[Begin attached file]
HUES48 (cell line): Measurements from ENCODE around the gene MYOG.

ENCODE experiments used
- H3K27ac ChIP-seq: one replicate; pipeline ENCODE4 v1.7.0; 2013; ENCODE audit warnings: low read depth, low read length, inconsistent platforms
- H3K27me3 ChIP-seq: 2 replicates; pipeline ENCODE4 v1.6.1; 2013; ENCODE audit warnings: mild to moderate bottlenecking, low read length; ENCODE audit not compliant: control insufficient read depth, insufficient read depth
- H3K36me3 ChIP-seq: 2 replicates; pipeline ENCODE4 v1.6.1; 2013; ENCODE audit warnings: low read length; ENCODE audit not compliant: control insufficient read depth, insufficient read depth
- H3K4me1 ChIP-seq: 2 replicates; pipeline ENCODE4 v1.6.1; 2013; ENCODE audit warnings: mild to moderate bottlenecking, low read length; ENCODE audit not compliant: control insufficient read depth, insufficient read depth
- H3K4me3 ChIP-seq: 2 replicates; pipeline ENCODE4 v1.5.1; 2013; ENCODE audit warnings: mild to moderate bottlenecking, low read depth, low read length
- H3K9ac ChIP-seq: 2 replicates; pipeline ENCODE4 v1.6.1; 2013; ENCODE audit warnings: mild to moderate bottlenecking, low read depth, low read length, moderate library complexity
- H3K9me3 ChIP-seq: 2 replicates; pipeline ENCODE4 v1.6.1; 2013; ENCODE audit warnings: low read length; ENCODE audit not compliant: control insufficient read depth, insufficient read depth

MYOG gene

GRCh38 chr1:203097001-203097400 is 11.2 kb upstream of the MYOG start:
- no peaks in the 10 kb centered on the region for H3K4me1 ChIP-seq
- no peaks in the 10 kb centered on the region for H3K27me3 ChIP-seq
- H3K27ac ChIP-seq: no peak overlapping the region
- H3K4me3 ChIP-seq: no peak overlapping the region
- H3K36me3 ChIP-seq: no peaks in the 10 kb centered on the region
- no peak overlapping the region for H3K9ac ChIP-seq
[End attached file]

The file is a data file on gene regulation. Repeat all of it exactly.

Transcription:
HUES48 (cell line): Measurements from ENCODE around the gene MYOG.

ENCODE experiments used
- H3K27ac ChIP-seq: one replicate; pipeline ENCODE4 v1.7.0; 2013; ENCODE audit warnings: low read depth, low read length, inconsistent platforms
- H3K27me3 ChIP-seq: 2 replicates; pipeline ENCODE4 v1.6.1; 2013; ENCODE audit warnings: mild to moderate bottlenecking, low read length; ENCODE audit not compliant: control insufficient read depth, insufficient read depth
- H3K36me3 ChIP-seq: 2 replicates; pipeline ENCODE4 v1.6.1; 2013; ENCODE audit warnings: low read length; ENCODE audit not compliant: control insufficient read depth, insufficient read depth
- H3K4me1 ChIP-seq: 2 replicates; pipeline ENCODE4 v1.6.1; 2013; ENCODE audit warnings: mild to moderate bottlenecking, low read length; ENCODE audit not compliant: control insufficient read depth, insufficient read depth
- H3K4me3 ChIP-seq: 2 replicates; pipeline ENCODE4 v1.5.1; 2013; ENCODE audit warnings: mild to moderate bottlenecking, low read depth, low read length
- H3K9ac ChIP-seq: 2 replicates; pipeline ENCODE4 v1.6.1; 2013; ENCODE audit warnings: mild to moderate bottlenecking, low read depth, low read length, moderate library complexity
- H3K9me3 ChIP-seq: 2 replicates; pipeline ENCODE4 v1.6.1; 2013; ENCODE audit warnings: low read length; ENCODE audit not compliant: control insufficient read depth, insufficient read depth

MYOG gene

GRCh38 chr1:203097001-203097400 is 11.2 kb upstream of the MYOG start:
- no peaks in the 10 kb centered on the region for H3K4me1 ChIP-seq
- no peaks in the 10 kb centered on the region for H3K27me3 ChIP-seq
- H3K27ac ChIP-seq: no peak overlapping the region
- H3K4me3 ChIP-seq: no peak overlapping the region
- H3K36me3 ChIP-seq: no peaks in the 10 kb centered on the region
- no peak overlapping the region for H3K9ac ChIP-seq